Regulators

TRAI: Make STBs, content & telecom services disabled- friendly

Stakeholders term confusing suggestion on 50% TV channels in accessible format

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MUMBAI: With an aim to make communications and TV services more accessible to people with disabilities (PWDs), the Telecom Regulatory Authority of India has come out with a series of recommendations, including a confusing one suggesting that 50 per cent TV channels to be developed in PWD-friendly and accessible format over the next five years.

In its recommendations, the TRAI suggests that manufacturers maintain accessibility standards for set top boxes (STBs), mobile phones and landlines. Box makers have till 2020 to make or import at least one model in different variants in an accessible format.

Telecom service providers (TSPs), MSOs and DTH operators have been exhorted to have special desks in their call centres/customer support to assist PWDs using assistive technologies. The call centre executives must also undergo sensitivity training to deal with their issues.

Broadcasters, too, could well have to invest in content modification. According to TRAI, “The Authority is of the view that there should be phase-wise, time bound plans to develop percentage[s] of channels with the aim to have 50 per cent channels in accessible format in five years’ time frame. To start with, there can be five per cent [of TV] channels in accessible format in one year, 10 per cent in two years and 50 per cent in five years.”

When Indiantelevision.com got in touch with some TV channels on the issue, most of them said this particular TRAI suggestion on percentages of the TV channels in accessible format was not clear.

“Does TRAI mean that half of all the government-permitted TV channels would have to have closed captioning of content for PWDs, for example? Or, does it mean that a percentage of the content in a TV channel would have to be in a prescribed format? Or, does it mean that newer accessible channels or separate feeds would have to be started? As it’s difficult to have closed captioned content for news channels, for example, no matter how much a TV channel may like to be PWD-friendly, this suggestion would need further clarifications as it would mean increasing costs on making content,” a TV channel executive opined, adding, though TRAI’s intentions were laudable, an industry reeling under a slow economy would need financial incentives from the government to implement such a suggestion.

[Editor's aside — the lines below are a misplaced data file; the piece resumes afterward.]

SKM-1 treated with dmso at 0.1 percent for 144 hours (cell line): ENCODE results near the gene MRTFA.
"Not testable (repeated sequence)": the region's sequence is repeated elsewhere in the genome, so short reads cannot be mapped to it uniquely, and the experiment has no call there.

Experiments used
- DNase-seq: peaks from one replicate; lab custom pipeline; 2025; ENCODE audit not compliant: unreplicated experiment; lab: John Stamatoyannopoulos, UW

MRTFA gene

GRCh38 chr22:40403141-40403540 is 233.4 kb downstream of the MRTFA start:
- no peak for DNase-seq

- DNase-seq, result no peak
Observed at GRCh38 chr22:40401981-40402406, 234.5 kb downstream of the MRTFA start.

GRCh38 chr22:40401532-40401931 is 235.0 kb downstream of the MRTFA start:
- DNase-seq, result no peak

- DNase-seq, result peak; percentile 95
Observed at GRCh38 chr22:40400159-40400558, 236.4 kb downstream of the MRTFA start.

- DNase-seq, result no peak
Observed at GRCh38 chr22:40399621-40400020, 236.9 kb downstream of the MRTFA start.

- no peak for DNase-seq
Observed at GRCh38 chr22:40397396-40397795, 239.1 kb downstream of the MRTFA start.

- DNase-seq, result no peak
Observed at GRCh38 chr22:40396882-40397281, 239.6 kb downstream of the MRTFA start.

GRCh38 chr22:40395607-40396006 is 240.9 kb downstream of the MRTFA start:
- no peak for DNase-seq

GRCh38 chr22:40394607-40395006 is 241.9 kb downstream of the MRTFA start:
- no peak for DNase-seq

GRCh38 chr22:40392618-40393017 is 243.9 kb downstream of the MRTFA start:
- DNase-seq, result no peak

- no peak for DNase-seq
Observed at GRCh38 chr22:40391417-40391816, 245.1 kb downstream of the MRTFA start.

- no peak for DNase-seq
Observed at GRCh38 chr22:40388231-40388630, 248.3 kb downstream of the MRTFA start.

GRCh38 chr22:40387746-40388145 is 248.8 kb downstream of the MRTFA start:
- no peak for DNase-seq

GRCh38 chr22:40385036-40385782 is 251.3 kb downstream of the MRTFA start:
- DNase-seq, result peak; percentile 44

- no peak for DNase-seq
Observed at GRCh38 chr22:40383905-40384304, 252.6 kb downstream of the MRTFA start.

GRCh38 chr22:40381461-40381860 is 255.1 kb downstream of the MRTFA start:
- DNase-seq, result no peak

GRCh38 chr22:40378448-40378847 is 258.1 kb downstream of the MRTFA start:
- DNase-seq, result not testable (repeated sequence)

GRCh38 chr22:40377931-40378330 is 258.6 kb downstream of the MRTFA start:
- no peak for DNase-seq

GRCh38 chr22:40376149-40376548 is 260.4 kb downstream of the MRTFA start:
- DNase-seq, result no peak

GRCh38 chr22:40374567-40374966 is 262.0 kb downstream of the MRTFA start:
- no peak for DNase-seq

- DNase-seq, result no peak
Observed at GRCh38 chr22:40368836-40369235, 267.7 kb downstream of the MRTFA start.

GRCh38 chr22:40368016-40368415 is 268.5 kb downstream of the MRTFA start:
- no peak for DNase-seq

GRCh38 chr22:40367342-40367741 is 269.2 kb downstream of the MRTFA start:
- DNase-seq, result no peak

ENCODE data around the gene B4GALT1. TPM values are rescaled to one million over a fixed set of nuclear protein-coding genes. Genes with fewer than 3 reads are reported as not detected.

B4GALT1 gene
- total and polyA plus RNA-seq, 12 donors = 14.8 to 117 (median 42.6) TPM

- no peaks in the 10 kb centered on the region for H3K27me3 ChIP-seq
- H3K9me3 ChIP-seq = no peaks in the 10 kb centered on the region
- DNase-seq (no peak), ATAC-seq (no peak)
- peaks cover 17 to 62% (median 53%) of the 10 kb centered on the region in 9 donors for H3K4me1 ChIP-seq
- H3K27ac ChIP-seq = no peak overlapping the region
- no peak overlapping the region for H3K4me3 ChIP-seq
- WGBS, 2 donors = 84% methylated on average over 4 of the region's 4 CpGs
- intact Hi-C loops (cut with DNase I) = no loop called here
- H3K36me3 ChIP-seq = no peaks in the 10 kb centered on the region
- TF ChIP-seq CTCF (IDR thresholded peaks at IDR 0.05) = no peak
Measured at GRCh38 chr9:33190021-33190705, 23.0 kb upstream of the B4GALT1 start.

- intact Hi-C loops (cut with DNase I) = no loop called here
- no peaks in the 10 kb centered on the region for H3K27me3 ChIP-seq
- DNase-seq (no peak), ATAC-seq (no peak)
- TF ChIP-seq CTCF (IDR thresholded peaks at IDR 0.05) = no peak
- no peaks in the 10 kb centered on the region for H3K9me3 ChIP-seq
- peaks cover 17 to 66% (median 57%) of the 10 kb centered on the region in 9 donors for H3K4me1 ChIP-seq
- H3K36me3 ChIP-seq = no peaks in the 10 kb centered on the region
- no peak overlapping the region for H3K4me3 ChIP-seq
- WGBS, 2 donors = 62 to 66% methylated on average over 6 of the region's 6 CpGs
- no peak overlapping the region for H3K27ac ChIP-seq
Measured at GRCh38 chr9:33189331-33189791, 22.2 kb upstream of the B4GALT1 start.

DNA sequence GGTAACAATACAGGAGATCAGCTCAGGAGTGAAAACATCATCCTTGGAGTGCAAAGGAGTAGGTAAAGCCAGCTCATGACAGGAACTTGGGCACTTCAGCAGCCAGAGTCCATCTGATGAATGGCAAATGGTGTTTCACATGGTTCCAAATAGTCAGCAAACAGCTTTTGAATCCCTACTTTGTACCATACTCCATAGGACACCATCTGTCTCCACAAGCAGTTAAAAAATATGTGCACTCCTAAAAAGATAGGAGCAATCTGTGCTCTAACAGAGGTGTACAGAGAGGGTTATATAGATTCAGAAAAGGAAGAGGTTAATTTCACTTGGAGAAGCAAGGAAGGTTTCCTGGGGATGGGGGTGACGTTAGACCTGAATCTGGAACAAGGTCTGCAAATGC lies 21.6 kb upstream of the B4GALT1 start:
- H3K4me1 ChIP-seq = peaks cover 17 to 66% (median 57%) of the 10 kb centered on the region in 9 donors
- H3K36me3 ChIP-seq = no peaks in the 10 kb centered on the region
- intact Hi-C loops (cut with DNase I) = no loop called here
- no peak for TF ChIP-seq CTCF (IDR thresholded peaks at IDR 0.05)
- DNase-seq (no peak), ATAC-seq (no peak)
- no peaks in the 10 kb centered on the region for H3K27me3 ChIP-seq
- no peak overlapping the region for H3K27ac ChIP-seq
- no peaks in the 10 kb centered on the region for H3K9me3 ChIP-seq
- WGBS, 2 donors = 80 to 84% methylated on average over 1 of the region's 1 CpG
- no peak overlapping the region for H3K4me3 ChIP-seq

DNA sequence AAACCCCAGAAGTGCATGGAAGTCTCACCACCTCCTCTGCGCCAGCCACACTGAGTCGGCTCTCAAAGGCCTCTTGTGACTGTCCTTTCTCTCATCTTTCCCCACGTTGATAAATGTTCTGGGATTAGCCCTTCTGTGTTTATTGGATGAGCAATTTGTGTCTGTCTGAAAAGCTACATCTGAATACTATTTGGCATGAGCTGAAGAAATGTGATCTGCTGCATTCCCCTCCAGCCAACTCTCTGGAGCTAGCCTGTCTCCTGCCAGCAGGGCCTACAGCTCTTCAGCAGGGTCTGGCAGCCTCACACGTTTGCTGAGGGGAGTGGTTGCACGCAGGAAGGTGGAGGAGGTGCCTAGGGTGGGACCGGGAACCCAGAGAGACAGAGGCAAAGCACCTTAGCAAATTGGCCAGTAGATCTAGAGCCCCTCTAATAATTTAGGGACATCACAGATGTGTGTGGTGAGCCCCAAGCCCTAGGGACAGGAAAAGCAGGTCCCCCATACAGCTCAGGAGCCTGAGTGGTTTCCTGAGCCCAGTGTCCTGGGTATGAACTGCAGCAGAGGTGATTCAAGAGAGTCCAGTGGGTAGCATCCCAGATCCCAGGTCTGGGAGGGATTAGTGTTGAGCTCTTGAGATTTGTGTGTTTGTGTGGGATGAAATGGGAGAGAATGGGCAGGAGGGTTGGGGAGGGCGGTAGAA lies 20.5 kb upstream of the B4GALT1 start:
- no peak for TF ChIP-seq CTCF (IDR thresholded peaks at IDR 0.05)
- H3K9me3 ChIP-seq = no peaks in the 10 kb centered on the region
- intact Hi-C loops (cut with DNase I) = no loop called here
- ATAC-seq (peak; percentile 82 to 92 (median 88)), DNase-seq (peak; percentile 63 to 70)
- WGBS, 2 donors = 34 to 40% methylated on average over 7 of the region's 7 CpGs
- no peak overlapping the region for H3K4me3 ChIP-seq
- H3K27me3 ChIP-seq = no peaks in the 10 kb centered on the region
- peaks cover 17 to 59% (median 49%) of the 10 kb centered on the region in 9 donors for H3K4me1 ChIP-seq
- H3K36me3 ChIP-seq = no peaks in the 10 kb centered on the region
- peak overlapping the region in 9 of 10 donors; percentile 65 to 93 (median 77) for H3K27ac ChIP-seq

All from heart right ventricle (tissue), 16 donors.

Meanwhile, continuing with TRAI recommendations, the regulator has suggested that Department of Telecom (DoT) and Ministry of Information and Broadcasting (MIB) instruct TSPs DTH operators and MSOs to conduct awareness campaigns regarding accessibility issues, design, affordability, availability of assistive tools and products, and about various government policies and schemes pertaining to accessible ICT (information, communications and telecoms) services that can be availed by PWDs.

The government has been exhorted to take several major steps. The most important one is that all government websites need to be PWD-accessibility compliant. ICT products (computer hardware, mobile phones, STBs, etc.) procured by government agencies should be accessible to PWDs and should have associated support documentation and services inaccessible format.

The government has been suggested to mandate the device manufacturers/importers not to curtail the accessibility features available in popular operating systems in any manner from their devices whether manufactured locally or imported.

Suggestions by the International Telecommunication Union (ITU) such as products and tariff plan specific to PWDs, appropriate customer care service, adding closed captioning, audio description, etc. should be taken up in India as well, TRAI has observed.

As mobile phones have become an integrated part of modern lifestyle, accessible handset for PWD citizens is also a necessity. According to TRAI, mobile handset manufacturers, who produce five or more than five different models, should produce at least one mobile handset satisfying accessibility criteria for PWDs at least by the end of 2020.

The regulatory body has recommended a steering committee, comprising various government agencies and ministries, for a timely review of accessibility of ICT services to PWDs. The committee will look into other areas, including fund requirements and collaboration with state governments, the regulator has suggested.

However, there’s a catch to this set of recommendations. As the issue was taken up suo-moto by TRAI, it needs to be seen whether MIB and DoT, for example, accept these recommendations of the regulator in any format at all as the two government organisations themselves are part of another panel looking into issues relating to PWDs vis-à-vis ICT services.

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